Ghosts...of the Civil Dead is a difficult film to pin down. On it's initial release the film played on the arthouse circuit but alienated audiences with it's ugly depiction of prison life - the casual brutality, the conveniences of daily life - hard drugs and hard pornography (at one point someone is seen watching a video of Forced Entry), and the distorted prison sexuality (one of the inmates in the film is a transvestite much desired among his fellow detainees). The film is even less an exploitation picture - shot with a cold, steely view, the film assumes an almost documentary quality, and Hillcoat handles the material with mature restraint, rationing out the violence only when necessary lending the film a sharper edge. Another device Hillcoat uses to frustrate his audience are the abstract wisps of voice over which emanate from a prisoner kept in a filthy solitary confinement cell, musing about his life of incarceration.

Much of the film's success rests on it's cast. Among the players, Hillcoat recruited a number of non-professional actors from a pool of ex-convicts and ex-security guards, who all bring a certain look to the film, a kind of prison physiology that makes the film all the more startling. Notable among the cast is Nick Cave, as a newly transferred psychotic murderer, inking out perverse drawings with his blood, and finally tipping the prison population over the edge with his insane rantings. Cave was featured heavily in the film's promotion, but his appearance in the film is rather minor, appearing only in two scenes. More significantly Cave contributed to the writing of the film, and along with fellow Bad Seed Mick Harvey and Einstürzende Neubauten frontman Blixa Bargeld, scored the atmospheric soundtrack which also features the creepy baby-doll crooning of Anita Lane.

Ghosts...of the Civil Dead might have been entirely fictitious but the film had a certain providence, the Central Industrial prison with it's endless corridors of barbed wire eerily anticipates the Guantanamo Bay detention camp, a facitiliy which justified the use of illegal torture methods to scupper terrorist activities, a state of affairs which many people reluctantly agreed to, such was the fear of Islamic extremism. Ultimately Hillcoat's film remains a disquieting work, right down to the final unnerving shot of the film, the tone of film, not so much cynicism but one of concern for the future of the prison system and the enormous problem of rehabilitating the ghosts back into society. See it and worry.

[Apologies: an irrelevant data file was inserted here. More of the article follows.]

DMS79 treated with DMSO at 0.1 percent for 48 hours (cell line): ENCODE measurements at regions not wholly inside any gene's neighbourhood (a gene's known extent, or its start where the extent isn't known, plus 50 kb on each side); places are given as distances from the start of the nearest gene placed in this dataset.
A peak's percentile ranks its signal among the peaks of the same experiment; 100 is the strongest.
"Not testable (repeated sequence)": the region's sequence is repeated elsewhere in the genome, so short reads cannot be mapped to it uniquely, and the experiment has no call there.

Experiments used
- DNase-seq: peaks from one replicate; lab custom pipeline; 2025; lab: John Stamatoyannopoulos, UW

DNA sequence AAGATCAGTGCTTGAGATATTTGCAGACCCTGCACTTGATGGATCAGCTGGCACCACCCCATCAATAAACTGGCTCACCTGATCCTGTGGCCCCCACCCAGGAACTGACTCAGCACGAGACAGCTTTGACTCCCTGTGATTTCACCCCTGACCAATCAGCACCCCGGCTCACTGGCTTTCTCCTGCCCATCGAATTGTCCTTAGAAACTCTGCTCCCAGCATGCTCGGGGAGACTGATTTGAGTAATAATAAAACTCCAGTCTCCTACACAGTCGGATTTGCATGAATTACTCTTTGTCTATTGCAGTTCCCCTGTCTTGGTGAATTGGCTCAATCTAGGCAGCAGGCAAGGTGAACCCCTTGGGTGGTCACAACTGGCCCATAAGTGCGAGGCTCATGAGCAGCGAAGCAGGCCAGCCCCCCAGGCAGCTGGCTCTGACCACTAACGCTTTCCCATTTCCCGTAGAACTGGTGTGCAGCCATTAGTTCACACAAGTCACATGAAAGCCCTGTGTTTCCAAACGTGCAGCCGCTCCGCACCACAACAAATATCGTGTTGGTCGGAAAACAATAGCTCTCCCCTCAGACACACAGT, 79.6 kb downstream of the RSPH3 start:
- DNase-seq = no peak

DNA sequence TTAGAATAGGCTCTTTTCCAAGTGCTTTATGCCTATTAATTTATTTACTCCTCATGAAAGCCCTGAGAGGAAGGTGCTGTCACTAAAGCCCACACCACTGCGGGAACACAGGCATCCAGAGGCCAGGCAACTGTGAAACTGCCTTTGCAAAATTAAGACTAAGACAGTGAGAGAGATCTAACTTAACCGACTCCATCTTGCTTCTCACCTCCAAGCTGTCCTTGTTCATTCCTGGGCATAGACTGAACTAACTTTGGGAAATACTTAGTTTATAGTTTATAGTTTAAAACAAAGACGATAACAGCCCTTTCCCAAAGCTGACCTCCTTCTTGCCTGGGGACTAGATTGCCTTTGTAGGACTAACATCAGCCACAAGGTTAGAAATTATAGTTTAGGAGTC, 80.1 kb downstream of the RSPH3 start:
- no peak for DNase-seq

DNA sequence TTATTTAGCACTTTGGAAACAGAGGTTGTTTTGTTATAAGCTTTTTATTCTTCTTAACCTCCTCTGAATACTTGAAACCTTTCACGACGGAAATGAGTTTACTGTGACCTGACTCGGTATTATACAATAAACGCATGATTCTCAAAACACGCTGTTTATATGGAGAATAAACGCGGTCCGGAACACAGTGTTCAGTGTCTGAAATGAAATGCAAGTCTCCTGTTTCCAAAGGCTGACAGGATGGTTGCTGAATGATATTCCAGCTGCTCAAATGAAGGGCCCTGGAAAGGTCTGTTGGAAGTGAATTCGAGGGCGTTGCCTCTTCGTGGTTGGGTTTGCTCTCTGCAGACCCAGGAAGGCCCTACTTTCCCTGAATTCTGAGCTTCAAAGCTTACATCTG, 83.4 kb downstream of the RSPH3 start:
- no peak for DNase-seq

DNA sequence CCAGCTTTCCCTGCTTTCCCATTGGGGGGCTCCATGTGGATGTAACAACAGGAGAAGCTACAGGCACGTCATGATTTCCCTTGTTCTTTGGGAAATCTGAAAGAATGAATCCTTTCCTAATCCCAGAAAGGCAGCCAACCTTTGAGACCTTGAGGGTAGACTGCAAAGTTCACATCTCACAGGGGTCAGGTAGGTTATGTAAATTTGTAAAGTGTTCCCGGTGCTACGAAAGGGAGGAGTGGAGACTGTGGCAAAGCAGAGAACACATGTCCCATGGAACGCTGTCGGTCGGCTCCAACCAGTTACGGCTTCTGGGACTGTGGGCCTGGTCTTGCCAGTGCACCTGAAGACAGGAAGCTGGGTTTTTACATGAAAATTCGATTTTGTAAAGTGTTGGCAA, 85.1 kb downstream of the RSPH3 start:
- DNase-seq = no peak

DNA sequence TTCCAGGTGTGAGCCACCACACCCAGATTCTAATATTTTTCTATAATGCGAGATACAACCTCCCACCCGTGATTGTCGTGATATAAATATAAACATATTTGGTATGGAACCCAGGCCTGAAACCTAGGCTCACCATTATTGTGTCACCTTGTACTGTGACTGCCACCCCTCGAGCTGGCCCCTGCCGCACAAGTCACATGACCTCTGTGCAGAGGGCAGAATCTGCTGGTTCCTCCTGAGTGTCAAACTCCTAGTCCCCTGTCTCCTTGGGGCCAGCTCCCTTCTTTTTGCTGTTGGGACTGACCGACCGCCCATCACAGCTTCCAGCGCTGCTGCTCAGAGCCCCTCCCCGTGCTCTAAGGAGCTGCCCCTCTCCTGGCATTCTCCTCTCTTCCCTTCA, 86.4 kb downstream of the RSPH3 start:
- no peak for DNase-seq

Australian label Umbrella's all-region DVD from 2003 features a good transfer of Ghosts...of the Civil Dead, presented in 1:33, the fullscreen picture close enough to how the film was originally shot. The image looks somewhat grainy and grungy, as was the low budget of the film, with decent colors and for the most part a sharp, detailed image. Audio is good enough, the score sounds excellent, but some dialogue tends to sound blunted at times and you might find out yourself struggling with some of the Australian accents. Sadly, no subtitles are provided. Where the disc scores high are the extras. Hillcoat doesn't provide an audio commentary but he's interviewed extensively about the film, as are the production team, cast members as well as Nick Cave, Mick Harvey and Blixa Bargeld. As well as video interviews, the disc features audio interviews, some 20mins worth of the soundtrack CD plus various items like promotional materials and John Hillcoat's storyboards and production notes.